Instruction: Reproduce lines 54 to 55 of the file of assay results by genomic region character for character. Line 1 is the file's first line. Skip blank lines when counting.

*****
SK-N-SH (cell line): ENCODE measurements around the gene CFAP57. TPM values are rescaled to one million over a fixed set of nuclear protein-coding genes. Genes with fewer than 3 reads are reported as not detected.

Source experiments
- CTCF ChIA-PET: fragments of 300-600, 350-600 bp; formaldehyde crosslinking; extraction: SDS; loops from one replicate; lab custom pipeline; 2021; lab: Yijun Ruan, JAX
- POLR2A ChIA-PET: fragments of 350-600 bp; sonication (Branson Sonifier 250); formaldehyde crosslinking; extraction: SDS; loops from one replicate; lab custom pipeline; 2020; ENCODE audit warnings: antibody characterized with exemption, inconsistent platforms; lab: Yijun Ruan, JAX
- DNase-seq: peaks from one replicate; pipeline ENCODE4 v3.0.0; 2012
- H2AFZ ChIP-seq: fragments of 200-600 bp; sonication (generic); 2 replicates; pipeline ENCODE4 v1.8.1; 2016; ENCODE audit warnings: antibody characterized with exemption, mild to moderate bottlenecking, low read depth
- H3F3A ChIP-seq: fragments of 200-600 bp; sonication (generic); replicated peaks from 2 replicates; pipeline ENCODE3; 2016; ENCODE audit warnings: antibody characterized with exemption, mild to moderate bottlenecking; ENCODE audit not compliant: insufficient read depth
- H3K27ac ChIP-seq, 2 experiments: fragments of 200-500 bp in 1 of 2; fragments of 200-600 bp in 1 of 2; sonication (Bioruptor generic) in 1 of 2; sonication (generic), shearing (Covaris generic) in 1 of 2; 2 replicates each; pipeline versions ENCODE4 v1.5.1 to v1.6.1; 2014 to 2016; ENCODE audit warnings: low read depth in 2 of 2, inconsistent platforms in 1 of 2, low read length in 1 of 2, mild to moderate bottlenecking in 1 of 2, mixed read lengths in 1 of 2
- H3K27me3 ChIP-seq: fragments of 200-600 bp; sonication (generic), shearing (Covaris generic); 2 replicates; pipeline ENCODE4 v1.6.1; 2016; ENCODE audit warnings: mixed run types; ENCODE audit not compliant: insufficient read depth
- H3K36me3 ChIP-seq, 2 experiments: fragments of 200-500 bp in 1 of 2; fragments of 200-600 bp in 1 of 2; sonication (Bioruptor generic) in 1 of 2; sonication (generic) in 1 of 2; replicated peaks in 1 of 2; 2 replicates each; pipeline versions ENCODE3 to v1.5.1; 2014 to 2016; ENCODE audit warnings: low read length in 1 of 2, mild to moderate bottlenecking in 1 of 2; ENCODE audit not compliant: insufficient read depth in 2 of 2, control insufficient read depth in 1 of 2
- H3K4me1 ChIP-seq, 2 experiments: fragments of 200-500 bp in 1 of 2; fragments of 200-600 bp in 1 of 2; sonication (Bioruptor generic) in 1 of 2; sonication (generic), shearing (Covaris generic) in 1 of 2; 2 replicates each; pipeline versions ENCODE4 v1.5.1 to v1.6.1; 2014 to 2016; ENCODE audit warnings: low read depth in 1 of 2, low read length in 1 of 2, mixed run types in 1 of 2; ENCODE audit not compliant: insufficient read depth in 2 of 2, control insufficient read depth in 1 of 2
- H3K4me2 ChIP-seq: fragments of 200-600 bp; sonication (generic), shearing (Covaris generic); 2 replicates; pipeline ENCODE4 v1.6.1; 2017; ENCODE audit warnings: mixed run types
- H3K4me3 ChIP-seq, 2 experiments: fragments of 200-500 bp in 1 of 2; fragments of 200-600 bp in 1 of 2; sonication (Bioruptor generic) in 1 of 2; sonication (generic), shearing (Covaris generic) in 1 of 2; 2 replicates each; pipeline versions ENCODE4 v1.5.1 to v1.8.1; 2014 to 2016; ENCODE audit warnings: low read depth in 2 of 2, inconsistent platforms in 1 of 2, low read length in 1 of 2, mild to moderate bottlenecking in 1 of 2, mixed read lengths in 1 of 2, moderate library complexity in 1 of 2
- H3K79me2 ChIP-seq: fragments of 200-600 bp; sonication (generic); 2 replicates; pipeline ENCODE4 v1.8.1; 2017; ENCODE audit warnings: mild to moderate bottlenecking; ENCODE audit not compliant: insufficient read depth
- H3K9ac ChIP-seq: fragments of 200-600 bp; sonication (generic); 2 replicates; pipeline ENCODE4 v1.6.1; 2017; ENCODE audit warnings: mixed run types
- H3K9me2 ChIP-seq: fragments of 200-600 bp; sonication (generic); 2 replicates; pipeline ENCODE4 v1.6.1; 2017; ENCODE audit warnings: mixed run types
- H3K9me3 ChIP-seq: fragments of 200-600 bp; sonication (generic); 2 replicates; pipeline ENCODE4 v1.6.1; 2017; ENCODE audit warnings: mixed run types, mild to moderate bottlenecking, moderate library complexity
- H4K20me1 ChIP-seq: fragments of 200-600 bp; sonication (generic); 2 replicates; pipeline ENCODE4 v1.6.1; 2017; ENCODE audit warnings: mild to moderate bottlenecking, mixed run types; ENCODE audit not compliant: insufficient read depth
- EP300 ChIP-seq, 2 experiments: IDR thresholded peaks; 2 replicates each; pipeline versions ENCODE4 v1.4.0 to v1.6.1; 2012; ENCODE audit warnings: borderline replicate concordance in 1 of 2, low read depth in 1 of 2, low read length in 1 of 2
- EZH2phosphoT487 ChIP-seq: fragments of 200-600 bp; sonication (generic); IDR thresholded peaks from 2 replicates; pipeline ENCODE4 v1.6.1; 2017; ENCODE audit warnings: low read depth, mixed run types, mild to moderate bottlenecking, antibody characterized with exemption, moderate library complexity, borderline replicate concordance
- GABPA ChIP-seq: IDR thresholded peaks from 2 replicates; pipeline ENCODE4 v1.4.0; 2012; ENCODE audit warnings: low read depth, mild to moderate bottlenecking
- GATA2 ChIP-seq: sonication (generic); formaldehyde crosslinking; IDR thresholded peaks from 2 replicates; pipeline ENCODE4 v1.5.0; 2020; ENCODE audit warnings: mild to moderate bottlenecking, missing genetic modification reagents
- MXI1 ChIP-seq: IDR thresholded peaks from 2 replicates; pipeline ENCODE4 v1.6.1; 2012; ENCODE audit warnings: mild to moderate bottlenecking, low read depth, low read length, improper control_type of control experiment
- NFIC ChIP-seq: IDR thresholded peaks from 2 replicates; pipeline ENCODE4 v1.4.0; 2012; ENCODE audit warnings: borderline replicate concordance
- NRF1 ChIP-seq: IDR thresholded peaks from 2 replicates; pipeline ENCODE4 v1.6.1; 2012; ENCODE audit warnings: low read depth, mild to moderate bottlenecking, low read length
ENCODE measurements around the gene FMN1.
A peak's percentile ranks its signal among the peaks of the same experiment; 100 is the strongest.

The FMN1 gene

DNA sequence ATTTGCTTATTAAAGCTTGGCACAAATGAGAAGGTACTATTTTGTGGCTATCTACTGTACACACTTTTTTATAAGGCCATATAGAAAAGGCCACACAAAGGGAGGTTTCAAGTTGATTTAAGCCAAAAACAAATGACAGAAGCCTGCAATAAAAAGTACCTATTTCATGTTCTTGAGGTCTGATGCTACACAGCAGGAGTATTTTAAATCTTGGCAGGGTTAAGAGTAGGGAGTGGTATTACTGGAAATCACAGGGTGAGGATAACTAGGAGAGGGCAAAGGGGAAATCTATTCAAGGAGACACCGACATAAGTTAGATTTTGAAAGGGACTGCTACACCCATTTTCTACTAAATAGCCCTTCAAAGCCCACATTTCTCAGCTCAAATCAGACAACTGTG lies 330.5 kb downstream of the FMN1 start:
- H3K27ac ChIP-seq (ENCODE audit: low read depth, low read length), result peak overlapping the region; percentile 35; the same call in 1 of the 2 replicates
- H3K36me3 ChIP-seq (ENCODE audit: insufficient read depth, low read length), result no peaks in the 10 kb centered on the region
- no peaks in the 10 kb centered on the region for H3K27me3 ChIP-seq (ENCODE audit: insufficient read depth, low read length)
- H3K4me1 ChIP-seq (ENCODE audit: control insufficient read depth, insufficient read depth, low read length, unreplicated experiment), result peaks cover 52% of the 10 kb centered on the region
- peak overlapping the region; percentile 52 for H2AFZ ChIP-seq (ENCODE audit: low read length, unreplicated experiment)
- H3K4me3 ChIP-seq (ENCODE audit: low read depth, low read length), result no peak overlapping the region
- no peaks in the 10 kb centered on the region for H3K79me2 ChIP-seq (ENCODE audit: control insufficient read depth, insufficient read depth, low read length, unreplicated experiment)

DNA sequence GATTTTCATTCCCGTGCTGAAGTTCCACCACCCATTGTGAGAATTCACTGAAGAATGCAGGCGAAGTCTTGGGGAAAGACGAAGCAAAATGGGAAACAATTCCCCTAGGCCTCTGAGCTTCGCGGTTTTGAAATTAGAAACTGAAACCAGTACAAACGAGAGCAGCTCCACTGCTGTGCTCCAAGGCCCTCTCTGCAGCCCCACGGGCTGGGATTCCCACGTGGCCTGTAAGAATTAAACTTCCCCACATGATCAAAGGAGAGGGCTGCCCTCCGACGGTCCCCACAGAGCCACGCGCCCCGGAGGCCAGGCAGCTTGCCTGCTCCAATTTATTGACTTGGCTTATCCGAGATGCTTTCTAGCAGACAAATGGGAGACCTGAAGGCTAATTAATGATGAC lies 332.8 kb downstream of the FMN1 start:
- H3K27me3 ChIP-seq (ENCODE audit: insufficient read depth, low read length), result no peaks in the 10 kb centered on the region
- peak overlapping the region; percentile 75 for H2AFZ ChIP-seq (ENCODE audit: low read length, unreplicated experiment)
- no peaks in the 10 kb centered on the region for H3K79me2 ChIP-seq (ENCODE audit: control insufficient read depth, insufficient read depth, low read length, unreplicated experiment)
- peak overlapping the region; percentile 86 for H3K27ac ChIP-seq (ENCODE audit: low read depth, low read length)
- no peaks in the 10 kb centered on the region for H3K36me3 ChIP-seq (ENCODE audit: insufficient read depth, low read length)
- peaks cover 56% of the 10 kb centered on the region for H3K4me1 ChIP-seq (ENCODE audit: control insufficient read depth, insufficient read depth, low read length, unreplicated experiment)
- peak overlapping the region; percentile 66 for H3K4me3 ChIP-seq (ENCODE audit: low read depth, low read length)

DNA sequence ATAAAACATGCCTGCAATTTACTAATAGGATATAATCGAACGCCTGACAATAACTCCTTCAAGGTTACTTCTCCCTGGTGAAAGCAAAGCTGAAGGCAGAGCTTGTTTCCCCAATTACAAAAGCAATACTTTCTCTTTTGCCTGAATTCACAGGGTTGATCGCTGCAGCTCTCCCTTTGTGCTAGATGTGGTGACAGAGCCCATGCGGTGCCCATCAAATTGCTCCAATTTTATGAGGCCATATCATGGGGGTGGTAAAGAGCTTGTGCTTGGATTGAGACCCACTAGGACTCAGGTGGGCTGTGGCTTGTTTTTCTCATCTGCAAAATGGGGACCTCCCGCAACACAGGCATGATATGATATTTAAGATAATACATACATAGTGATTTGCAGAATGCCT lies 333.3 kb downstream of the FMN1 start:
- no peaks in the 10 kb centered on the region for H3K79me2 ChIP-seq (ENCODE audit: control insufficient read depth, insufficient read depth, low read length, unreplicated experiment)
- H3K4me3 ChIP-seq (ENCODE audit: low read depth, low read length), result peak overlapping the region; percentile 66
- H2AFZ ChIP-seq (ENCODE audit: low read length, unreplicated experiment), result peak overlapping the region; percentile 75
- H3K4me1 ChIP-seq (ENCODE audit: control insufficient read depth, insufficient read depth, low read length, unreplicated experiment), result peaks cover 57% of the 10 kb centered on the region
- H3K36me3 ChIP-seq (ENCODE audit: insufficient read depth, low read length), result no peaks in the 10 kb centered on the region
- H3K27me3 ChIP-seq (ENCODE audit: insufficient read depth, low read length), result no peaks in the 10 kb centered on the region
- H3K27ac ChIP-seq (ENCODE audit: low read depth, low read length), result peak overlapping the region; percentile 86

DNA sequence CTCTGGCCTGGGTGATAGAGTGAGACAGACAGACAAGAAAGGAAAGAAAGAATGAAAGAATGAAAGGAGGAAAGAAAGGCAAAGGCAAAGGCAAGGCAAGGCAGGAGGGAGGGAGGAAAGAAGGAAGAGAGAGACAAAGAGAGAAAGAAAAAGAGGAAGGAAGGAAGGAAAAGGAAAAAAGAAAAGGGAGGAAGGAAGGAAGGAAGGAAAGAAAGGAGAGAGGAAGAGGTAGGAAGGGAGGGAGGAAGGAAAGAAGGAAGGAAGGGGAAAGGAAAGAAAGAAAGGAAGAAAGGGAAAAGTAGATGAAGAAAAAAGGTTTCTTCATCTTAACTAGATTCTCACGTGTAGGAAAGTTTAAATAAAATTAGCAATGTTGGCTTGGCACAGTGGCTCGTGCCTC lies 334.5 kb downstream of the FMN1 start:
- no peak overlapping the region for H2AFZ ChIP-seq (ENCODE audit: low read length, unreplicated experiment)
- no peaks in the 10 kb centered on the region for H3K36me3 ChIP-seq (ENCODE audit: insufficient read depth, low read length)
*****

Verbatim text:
- no peak overlapping the region for H2AFZ ChIP-seq (ENCODE audit: low read length, unreplicated experiment)
- no peaks in the 10 kb centered on the region for H3K36me3 ChIP-seq (ENCODE audit: insufficient read depth, low read length)